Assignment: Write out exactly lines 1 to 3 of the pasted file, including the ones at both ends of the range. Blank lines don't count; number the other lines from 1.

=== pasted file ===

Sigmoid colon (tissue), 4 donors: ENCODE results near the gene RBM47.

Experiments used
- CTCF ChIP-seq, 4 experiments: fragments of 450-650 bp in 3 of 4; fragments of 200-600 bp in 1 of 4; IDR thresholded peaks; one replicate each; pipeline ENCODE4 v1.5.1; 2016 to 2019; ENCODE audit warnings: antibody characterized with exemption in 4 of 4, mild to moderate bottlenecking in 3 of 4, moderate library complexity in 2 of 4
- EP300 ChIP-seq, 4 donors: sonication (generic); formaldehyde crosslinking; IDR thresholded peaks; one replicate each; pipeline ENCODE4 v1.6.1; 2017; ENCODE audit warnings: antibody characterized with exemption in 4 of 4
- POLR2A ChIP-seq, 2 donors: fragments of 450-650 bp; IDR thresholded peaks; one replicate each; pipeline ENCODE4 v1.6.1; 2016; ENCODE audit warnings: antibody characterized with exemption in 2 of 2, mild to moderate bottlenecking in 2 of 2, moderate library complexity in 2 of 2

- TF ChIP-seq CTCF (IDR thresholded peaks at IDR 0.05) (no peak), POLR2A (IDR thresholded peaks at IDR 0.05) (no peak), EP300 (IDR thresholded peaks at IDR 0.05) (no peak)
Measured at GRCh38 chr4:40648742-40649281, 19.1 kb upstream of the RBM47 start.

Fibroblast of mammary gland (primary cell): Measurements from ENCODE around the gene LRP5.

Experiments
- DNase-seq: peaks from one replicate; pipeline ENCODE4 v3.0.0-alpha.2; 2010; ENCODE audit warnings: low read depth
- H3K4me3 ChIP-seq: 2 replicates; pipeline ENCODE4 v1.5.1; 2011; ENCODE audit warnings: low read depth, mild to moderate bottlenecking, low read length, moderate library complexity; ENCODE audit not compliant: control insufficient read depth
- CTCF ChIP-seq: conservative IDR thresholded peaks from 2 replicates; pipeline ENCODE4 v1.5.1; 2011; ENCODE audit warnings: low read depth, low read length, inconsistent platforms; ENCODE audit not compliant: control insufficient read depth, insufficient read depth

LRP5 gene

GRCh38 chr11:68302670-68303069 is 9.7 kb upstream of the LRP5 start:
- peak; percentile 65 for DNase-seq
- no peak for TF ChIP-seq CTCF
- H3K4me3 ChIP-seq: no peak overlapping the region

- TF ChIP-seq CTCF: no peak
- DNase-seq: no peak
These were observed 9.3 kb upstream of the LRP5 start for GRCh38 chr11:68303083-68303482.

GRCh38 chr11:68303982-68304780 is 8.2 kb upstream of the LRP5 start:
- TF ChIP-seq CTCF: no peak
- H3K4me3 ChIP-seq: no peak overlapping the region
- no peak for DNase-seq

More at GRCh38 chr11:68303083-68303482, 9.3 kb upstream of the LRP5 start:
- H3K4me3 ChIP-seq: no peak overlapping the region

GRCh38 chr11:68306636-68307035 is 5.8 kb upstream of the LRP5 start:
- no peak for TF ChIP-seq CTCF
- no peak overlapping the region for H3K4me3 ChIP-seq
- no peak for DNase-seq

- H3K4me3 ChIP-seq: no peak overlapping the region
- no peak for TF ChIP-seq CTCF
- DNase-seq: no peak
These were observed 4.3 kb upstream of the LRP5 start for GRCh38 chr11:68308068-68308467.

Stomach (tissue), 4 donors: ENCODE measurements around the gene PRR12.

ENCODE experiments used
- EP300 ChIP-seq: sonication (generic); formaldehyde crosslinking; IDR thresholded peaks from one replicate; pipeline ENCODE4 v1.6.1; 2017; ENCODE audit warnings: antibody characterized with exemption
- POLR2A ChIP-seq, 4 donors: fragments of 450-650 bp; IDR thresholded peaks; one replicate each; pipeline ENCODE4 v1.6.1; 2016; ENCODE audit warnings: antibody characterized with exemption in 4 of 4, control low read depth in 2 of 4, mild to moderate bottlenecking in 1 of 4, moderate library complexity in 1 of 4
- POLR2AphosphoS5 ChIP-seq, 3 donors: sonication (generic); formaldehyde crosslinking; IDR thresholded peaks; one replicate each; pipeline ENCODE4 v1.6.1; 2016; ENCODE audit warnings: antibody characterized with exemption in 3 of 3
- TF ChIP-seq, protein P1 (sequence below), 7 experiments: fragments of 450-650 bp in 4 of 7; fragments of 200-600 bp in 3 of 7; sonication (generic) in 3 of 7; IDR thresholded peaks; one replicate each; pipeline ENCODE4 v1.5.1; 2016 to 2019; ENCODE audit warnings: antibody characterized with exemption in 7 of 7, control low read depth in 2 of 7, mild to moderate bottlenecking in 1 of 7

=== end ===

Sigmoid colon (tissue), 4 donors: ENCODE results near the gene RBM47.

Experiments used
- CTCF ChIP-seq, 4 experiments: fragments of 450-650 bp in 3 of 4; fragments of 200-600 bp in 1 of 4; IDR thresholded peaks; one replicate each; pipeline ENCODE4 v1.5.1; 2016 to 2019; ENCODE audit warnings: antibody characterized with exemption in 4 of 4, mild to moderate bottlenecking in 3 of 4, moderate library complexity in 2 of 4